Meet the Barracuda Fish

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Barracudas are scary nocturnal gnawing fish; they attack their prey and tear them apart with their dagger-like teeth. The barracuda lives in tropical and subtropical waters around the world, including the western and eastern Atlantic Ocean, the Gulf of Mexico, the Caribbean Sea, and the Red Sea; it prefers to live in coastal marshes and coral reefs.

The barracuda fish is characterized by its bright silver color with some black spots; some types of this fish, such as the giant barracuda, may reach about two meters in length. It has a thin body, which is pointed at both ends and thicker in the middle; its head is flat at the top and pointed at the front. Its lower jaw is slightly protruding, and it has two rows of small sharp teeth; one tilted forward and the other backward, making it impossible for small creatures to escape from inside its mouth.

The barracuda fish is a good swimmer due to its thin body that allows it to move across the water quickly and smoothly within the narrow spaces between the coral reefs and seaweeds, with a speed that reaches 58 kilometers per hour.

The barracuda belongs to the family of Sphyraenidae, the row of ray-finned fish; at least 26 species of them roam the oceans. Some types of this fish acquired their names from their physical features; the most famous of which is the giant barracuda, but there are also the yellow-tailed barracuda, the sawtooth barracuda, and the sharp finned barracuda. There are also other types that are named after the regions where they live, such as the Guinean barracuda, the Japanese barracuda, the European barracuda, and the Mediterranean barracuda.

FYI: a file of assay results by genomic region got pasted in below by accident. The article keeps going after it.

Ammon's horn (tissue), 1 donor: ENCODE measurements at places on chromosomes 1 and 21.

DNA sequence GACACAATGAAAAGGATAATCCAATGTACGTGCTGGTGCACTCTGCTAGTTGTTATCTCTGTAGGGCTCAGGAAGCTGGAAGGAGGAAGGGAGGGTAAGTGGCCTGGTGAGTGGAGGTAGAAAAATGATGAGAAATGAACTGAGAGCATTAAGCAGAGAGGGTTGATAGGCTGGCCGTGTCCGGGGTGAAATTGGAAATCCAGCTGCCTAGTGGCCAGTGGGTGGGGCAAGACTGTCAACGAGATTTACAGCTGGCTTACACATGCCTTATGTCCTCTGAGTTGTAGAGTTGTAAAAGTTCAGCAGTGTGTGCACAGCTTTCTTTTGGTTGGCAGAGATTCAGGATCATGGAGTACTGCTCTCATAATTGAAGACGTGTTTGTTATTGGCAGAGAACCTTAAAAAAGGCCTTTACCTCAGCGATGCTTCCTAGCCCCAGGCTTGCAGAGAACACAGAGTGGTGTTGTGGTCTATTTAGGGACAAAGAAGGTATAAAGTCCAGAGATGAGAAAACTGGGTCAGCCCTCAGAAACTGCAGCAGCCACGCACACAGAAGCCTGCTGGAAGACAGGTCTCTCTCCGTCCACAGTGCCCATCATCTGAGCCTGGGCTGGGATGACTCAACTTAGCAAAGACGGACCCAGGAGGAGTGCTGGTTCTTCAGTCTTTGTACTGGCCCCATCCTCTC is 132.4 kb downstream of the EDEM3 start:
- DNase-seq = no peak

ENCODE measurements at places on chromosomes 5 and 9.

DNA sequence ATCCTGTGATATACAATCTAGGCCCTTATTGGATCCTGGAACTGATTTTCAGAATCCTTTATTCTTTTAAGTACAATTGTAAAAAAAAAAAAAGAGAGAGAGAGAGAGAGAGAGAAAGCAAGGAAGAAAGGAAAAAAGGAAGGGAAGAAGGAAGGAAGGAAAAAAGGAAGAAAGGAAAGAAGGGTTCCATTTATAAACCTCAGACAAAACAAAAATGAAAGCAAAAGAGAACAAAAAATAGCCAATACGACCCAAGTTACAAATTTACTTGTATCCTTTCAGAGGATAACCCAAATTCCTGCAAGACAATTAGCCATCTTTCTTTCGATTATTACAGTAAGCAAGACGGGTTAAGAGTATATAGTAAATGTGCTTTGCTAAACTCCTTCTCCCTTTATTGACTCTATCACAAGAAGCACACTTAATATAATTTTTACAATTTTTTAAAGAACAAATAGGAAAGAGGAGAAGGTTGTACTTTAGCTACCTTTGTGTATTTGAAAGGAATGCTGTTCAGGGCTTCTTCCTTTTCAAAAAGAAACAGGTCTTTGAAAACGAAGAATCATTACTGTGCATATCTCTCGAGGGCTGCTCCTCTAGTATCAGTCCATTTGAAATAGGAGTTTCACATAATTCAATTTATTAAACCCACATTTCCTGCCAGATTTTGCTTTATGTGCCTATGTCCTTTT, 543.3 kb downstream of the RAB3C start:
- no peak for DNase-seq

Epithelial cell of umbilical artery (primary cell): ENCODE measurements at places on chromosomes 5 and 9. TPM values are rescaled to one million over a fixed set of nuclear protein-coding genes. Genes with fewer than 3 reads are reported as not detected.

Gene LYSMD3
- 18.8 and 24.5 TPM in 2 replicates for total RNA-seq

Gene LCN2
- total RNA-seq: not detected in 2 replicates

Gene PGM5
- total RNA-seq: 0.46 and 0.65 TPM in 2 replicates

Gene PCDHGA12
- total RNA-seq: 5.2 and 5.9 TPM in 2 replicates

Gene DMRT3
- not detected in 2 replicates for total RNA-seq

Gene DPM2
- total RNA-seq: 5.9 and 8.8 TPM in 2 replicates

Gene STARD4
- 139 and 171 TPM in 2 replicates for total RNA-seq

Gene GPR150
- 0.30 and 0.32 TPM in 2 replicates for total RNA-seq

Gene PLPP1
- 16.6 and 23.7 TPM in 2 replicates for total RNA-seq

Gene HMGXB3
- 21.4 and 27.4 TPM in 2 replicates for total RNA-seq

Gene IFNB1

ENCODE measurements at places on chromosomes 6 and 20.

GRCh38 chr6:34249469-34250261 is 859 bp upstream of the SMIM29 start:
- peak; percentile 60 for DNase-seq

Barracuda is a spawning fish; its female lays approximately 5,000 eggs at once. The average lifespan of the barracuda fish is 14 years, and they reach puberty at the age of two. While most barracudas prefer to live in flocks during their youth to protect themselves from large predators, such as sharks and orca whales, others prefer to live alone after puberty.

The barracuda feeds on small tuna fish, mullet, and anchovies. It is also considered a litter fish, which feeds on the remnants of the preys of other marine creatures, and this has an important impact on the marine ecosystem since it helps in cleaning the water from those wastes.

Regarding its relationship with humans, there are high chances that divers can encounter a barracuda; however, it rarely attacks or injures humans. Some rare accidents may be attributed to the barracuda mistaking the reflection on the metallic objects the divers might be carrying for fish, so it tries to attack them. However, a barracuda's bite will usually require stitches due to its sharp teeth, so always be vigilant while diving.

Last but not least, many people around the world eat young barracudas without any problem, but it is not safe to eat larger types of more than a meter in length. The reason behind this is that the small fish the barracuda feeds on consume a lot of algae that contain toxic plankton. Thus, eating them can expose us to these algal toxins as well, which can lead to a type of food poisoning known as tropical fish poisoning or ciguatera poisoning. Ciguatera poisoning causes attacks of fever, severe diarrhea, nervous reactions, and muscle and joint pain that may end in death in some cases.

References

a-z-animals.com
thoughtco.com

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